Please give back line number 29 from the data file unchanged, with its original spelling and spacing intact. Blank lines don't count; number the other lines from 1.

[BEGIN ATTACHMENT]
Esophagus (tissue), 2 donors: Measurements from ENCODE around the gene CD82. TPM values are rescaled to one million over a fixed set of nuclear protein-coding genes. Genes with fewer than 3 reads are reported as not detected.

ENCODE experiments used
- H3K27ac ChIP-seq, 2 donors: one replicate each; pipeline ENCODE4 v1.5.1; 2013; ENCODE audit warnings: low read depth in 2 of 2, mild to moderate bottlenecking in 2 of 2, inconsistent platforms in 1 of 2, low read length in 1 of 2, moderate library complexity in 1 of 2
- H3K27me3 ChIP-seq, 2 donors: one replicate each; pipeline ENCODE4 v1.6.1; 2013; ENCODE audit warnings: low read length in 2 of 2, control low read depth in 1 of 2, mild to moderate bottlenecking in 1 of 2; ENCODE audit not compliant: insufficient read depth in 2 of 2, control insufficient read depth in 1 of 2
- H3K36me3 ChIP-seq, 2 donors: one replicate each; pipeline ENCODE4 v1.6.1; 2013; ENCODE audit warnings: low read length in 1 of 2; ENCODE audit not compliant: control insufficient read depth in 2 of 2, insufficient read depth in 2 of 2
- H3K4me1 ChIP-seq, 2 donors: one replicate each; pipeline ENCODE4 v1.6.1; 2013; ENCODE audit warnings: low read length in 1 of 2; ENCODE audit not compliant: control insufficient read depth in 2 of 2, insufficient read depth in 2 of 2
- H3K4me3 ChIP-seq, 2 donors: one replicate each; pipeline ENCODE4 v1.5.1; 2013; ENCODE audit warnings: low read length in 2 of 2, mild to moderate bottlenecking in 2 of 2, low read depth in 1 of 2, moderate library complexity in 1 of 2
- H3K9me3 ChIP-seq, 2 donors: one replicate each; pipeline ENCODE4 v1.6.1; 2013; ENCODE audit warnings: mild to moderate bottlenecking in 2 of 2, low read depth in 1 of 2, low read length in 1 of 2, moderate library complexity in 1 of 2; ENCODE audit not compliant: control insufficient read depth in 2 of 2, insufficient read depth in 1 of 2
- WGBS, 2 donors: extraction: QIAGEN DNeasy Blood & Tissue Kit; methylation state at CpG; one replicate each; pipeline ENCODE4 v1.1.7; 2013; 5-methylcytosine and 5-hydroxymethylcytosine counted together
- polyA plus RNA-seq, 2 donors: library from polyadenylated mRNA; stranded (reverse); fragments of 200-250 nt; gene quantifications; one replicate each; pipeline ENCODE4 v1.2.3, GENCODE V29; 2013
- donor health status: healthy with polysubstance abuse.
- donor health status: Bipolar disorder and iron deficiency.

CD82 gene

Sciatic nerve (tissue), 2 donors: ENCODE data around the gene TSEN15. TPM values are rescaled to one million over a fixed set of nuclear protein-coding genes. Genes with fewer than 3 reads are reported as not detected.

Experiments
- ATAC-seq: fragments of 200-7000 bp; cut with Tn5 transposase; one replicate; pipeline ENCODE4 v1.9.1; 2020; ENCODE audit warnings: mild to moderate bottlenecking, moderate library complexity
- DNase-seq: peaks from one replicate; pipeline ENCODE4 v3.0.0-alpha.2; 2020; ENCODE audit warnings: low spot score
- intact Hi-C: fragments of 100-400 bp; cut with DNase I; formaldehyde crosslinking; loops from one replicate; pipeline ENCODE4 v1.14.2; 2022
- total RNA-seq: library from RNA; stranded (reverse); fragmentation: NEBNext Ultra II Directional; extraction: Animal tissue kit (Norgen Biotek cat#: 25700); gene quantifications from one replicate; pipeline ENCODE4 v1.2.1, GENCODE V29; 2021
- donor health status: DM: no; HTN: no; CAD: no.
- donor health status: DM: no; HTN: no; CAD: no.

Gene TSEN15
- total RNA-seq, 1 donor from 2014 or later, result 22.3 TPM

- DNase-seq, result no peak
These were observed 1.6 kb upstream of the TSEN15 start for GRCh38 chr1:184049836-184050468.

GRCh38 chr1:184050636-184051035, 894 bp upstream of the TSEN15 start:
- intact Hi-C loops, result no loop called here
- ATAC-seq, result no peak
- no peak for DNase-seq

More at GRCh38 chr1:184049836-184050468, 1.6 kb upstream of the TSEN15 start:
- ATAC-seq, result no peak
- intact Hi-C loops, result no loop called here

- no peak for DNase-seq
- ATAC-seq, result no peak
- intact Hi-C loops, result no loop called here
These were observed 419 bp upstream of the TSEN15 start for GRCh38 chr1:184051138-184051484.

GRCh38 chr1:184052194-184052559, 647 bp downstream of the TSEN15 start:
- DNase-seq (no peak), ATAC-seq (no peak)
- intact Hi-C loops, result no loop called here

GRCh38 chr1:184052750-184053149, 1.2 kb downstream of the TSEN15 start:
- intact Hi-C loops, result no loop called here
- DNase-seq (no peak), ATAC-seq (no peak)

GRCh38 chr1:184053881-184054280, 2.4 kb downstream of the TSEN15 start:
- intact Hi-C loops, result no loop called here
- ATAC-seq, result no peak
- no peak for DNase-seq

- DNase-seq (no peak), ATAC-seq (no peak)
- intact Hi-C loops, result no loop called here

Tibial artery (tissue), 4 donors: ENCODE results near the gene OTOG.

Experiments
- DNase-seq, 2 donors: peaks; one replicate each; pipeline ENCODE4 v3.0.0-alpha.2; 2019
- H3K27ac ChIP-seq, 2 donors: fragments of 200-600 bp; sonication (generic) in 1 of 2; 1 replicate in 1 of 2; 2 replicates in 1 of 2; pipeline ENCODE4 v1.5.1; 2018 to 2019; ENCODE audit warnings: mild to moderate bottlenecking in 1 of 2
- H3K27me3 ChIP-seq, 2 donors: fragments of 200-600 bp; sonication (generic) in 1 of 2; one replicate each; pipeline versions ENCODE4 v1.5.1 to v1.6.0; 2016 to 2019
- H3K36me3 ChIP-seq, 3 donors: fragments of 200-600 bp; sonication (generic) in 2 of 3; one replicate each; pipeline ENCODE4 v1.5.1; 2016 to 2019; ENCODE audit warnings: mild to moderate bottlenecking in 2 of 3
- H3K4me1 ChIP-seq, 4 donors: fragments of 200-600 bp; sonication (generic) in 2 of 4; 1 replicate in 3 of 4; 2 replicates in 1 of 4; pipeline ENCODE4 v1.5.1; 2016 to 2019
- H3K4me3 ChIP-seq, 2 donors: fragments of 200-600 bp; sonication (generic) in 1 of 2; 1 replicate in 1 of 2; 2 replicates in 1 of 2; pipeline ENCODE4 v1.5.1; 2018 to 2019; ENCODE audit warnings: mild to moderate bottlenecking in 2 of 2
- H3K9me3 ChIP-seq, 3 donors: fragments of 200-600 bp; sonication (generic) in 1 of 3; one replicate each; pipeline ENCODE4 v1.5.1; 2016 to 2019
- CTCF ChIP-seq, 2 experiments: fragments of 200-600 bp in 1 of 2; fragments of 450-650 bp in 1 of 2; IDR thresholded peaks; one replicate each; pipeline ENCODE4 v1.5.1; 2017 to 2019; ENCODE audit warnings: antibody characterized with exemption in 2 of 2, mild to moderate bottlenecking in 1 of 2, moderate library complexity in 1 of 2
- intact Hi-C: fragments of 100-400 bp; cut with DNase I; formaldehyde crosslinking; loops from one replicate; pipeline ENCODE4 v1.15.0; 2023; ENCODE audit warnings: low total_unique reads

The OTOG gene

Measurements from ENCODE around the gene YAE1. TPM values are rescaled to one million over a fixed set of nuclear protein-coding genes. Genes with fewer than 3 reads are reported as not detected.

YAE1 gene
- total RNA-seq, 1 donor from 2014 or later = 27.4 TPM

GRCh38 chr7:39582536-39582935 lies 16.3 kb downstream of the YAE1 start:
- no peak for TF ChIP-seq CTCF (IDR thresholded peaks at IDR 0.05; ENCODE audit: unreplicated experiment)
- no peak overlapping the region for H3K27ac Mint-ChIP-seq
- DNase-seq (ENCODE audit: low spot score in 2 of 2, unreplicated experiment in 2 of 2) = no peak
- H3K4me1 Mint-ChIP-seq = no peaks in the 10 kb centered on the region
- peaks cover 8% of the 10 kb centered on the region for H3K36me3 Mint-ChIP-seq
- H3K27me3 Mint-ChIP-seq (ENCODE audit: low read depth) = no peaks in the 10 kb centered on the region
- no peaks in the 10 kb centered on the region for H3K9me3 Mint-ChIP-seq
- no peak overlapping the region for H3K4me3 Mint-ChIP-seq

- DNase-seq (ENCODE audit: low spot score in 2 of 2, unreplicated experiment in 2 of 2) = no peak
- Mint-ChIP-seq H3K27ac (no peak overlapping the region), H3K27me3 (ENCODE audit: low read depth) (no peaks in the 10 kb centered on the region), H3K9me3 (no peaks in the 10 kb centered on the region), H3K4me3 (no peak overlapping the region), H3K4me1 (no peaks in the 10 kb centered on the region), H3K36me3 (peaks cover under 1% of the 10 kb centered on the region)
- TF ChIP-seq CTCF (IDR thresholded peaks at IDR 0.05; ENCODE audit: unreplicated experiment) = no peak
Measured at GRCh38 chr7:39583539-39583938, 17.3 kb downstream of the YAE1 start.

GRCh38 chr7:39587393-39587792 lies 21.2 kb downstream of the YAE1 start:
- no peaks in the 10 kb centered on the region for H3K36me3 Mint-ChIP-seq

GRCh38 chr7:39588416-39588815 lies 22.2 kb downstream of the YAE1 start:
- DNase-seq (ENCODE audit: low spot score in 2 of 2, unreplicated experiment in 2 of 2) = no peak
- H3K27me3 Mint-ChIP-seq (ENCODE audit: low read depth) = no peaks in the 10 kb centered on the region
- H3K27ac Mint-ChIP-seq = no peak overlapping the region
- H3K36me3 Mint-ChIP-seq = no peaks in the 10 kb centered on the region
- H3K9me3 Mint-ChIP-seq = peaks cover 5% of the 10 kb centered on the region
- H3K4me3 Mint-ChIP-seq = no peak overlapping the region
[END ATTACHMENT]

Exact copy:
- no peak for DNase-seq